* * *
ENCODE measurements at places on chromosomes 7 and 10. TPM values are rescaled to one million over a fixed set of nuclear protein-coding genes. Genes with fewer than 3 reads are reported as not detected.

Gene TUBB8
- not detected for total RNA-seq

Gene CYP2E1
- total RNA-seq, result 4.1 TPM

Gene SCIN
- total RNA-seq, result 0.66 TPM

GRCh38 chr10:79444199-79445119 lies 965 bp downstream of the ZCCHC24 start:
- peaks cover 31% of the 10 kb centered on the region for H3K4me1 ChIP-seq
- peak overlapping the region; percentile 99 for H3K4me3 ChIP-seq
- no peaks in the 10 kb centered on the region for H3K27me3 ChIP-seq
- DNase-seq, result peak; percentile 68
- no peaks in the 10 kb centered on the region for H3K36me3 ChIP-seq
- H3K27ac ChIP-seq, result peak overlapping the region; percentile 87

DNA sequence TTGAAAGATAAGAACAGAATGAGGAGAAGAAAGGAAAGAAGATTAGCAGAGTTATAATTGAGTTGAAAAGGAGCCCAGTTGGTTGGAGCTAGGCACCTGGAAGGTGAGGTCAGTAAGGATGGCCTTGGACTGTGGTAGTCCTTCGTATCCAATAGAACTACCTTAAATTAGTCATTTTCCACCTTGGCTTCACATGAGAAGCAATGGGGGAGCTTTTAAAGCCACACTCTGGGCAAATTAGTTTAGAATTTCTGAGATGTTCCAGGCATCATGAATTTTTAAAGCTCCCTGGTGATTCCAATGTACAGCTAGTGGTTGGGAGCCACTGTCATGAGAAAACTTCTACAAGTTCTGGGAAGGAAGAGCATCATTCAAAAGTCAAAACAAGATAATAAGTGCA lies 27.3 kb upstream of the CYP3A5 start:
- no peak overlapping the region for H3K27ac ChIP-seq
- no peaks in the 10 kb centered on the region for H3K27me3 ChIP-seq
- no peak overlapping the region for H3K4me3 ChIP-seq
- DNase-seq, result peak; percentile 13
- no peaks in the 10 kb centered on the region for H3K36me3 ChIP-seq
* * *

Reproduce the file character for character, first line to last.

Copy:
ENCODE measurements at places on chromosomes 7 and 10. TPM values are rescaled to one million over a fixed set of nuclear protein-coding genes. Genes with fewer than 3 reads are reported as not detected.

Gene TUBB8
- not detected for total RNA-seq

Gene CYP2E1
- total RNA-seq, result 4.1 TPM

Gene SCIN
- total RNA-seq, result 0.66 TPM

GRCh38 chr10:79444199-79445119 lies 965 bp downstream of the ZCCHC24 start:
- peaks cover 31% of the 10 kb centered on the region for H3K4me1 ChIP-seq
- peak overlapping the region; percentile 99 for H3K4me3 ChIP-seq
- no peaks in the 10 kb centered on the region for H3K27me3 ChIP-seq
- DNase-seq, result peak; percentile 68
- no peaks in the 10 kb centered on the region for H3K36me3 ChIP-seq
- H3K27ac ChIP-seq, result peak overlapping the region; percentile 87

DNA sequence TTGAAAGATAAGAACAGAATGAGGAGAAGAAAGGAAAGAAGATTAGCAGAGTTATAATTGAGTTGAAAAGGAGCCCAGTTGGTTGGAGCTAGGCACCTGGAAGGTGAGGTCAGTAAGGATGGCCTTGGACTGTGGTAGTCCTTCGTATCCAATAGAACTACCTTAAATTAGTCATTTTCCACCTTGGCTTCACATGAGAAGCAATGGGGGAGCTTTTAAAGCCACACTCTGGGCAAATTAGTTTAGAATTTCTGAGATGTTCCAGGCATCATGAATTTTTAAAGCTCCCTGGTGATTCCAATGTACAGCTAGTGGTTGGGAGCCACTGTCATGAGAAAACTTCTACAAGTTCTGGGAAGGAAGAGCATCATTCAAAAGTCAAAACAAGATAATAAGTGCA lies 27.3 kb upstream of the CYP3A5 start:
- no peak overlapping the region for H3K27ac ChIP-seq
- no peaks in the 10 kb centered on the region for H3K27me3 ChIP-seq
- no peak overlapping the region for H3K4me3 ChIP-seq
- DNase-seq, result peak; percentile 13
- no peaks in the 10 kb centered on the region for H3K36me3 ChIP-seq